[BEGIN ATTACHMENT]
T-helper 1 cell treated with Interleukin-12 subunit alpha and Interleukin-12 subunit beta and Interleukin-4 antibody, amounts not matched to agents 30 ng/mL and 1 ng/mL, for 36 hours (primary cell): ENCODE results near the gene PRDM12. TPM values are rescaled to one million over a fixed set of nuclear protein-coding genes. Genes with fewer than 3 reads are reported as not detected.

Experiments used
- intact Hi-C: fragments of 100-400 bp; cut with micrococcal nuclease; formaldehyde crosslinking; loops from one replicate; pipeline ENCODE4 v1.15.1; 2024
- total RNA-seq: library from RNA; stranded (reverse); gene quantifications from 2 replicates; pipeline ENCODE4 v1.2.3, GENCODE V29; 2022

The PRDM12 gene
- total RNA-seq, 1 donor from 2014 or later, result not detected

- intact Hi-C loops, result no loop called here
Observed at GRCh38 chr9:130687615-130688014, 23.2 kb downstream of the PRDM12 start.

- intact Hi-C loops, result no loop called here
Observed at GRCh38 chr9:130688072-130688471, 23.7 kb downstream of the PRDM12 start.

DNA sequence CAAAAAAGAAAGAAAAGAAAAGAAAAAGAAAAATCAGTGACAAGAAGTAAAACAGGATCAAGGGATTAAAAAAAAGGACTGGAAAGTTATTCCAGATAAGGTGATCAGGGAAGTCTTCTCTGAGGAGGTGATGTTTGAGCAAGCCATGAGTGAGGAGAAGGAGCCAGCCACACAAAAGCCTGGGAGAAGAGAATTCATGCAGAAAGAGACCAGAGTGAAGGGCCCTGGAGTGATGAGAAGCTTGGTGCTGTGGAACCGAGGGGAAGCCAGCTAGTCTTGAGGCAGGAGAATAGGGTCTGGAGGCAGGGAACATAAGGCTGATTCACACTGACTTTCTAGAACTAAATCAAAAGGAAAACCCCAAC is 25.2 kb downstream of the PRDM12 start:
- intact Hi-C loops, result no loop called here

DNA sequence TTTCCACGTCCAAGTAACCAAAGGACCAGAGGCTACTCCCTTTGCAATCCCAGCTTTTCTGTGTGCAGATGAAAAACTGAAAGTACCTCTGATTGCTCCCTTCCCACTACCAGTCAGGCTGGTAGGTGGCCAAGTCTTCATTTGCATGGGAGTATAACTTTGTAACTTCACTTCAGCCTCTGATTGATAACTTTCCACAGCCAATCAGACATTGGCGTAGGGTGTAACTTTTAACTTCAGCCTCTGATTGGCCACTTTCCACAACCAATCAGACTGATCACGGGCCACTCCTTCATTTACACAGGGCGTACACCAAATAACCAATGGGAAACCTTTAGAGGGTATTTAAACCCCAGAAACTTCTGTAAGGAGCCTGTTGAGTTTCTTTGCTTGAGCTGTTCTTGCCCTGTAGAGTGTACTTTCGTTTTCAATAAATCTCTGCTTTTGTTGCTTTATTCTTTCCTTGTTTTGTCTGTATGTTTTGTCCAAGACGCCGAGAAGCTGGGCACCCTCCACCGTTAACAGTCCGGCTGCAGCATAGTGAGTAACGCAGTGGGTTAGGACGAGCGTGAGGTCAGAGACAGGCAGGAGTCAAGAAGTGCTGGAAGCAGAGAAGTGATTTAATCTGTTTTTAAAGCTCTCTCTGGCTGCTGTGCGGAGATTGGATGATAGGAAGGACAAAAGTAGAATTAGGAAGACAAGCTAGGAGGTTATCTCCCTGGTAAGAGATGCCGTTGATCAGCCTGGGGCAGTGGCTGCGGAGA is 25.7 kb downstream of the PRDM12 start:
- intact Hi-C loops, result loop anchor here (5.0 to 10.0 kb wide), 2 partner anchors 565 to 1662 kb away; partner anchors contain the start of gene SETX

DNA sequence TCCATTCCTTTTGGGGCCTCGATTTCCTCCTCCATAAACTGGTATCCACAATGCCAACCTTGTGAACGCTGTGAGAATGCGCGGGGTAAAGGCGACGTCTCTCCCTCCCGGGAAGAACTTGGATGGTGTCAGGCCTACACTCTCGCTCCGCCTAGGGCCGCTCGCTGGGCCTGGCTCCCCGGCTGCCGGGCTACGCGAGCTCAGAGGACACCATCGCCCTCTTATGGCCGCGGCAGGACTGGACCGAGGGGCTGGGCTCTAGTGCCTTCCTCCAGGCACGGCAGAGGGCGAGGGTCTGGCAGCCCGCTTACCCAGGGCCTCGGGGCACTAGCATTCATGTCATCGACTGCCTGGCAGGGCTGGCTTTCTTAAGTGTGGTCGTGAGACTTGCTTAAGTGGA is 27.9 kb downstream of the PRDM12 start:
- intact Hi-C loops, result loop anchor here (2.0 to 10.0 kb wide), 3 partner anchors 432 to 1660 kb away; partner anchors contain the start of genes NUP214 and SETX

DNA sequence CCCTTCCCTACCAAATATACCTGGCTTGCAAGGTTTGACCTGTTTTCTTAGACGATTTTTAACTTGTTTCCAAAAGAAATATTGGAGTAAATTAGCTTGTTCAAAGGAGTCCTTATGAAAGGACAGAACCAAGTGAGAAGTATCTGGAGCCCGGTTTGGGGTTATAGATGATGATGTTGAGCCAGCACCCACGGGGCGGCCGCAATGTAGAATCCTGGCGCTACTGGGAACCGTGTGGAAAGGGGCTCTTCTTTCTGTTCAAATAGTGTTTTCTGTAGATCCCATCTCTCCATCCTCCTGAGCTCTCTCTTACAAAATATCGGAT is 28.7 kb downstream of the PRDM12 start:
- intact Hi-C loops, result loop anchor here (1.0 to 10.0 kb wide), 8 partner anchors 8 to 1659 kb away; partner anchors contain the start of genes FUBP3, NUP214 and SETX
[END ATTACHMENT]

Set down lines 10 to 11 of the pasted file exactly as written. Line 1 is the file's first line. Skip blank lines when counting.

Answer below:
Observed at GRCh38 chr9:130688072-130688471, 23.7 kb downstream of the PRDM12 start.

DNA sequence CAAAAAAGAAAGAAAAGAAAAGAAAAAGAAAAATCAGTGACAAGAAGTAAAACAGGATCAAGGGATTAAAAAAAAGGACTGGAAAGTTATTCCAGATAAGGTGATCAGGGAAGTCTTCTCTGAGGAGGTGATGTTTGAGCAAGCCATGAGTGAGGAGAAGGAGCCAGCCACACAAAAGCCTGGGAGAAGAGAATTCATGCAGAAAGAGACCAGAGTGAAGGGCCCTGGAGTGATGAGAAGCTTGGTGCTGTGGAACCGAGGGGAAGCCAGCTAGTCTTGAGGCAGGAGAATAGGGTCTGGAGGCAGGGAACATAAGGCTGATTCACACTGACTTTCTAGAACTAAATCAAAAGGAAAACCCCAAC is 25.2 kb downstream of the PRDM12 start: